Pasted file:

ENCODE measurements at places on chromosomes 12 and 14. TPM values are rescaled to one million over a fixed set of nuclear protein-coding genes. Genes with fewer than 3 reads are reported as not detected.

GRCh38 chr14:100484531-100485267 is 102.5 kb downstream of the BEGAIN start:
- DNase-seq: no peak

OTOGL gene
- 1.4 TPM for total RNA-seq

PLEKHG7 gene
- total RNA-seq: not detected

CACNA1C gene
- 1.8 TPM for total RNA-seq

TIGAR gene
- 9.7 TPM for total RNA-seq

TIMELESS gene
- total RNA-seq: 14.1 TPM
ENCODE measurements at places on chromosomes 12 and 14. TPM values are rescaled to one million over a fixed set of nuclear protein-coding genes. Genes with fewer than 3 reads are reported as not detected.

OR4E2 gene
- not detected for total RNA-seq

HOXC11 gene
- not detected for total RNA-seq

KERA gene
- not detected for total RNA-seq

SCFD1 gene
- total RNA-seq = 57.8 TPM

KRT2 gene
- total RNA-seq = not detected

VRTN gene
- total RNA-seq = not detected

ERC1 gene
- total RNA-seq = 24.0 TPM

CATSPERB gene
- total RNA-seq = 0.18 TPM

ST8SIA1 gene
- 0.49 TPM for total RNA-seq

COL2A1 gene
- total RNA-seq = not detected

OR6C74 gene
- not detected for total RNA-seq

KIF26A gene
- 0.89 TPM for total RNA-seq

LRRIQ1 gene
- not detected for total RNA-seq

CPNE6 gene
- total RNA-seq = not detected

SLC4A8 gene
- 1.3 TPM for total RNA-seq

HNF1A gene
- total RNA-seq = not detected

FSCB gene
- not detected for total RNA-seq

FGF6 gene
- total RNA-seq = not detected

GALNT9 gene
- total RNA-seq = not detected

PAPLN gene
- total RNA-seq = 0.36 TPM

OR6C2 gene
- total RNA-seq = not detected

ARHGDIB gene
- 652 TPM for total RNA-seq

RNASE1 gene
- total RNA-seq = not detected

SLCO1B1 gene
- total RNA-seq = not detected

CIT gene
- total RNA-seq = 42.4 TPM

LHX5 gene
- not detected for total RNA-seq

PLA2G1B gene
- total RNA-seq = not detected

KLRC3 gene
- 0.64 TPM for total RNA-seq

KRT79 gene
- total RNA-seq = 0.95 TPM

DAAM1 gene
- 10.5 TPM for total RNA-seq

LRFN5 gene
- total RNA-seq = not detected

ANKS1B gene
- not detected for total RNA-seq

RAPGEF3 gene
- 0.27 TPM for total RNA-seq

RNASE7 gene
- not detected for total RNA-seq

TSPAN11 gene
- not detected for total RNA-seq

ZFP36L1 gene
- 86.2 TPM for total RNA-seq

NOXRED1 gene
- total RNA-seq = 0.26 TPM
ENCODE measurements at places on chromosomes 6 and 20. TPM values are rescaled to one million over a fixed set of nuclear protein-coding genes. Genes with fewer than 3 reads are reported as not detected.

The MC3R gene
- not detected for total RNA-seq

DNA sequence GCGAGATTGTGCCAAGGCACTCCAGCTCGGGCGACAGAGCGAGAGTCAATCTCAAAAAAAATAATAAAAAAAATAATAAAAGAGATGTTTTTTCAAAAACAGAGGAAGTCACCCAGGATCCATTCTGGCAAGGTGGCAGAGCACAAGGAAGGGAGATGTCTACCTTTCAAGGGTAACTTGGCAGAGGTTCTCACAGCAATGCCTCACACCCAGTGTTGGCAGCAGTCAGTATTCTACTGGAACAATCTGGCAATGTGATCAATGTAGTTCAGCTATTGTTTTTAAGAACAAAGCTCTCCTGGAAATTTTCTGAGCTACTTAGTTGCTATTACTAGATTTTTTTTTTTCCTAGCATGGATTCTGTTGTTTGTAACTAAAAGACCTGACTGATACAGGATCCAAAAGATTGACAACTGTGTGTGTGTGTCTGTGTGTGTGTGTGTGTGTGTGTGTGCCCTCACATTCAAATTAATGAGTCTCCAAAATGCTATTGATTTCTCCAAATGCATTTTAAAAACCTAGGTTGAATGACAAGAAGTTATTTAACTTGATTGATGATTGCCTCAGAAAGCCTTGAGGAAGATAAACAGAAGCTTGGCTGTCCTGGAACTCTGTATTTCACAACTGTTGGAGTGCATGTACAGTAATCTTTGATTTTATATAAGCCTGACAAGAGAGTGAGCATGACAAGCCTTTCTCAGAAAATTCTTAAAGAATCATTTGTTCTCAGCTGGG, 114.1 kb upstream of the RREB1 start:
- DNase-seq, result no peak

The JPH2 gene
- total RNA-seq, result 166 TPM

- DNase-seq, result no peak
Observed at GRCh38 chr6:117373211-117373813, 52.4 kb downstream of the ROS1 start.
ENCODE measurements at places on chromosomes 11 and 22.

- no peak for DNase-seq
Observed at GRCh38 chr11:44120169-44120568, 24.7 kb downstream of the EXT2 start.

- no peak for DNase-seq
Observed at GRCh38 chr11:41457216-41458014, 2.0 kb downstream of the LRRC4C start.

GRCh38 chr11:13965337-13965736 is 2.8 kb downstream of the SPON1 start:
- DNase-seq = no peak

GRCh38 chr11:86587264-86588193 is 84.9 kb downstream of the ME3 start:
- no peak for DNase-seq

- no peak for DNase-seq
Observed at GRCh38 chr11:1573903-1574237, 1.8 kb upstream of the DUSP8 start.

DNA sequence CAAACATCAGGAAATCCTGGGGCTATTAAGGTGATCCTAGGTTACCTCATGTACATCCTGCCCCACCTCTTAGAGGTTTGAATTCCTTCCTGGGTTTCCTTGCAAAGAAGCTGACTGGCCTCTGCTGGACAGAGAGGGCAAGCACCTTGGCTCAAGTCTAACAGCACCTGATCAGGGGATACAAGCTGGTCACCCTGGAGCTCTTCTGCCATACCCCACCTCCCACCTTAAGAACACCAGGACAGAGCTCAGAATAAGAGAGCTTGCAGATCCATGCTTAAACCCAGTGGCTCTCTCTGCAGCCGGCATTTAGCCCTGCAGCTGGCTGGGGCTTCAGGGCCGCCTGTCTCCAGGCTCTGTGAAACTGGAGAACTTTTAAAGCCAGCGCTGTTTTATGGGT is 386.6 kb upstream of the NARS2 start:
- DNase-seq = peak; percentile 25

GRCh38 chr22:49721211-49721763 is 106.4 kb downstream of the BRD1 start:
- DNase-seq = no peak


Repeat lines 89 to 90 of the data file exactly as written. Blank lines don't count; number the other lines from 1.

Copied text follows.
ENCODE measurements at places on chromosomes 6 and 20. TPM values are rescaled to one million over a fixed set of nuclear protein-coding genes. Genes with fewer than 3 reads are reported as not detected.

The MC3R gene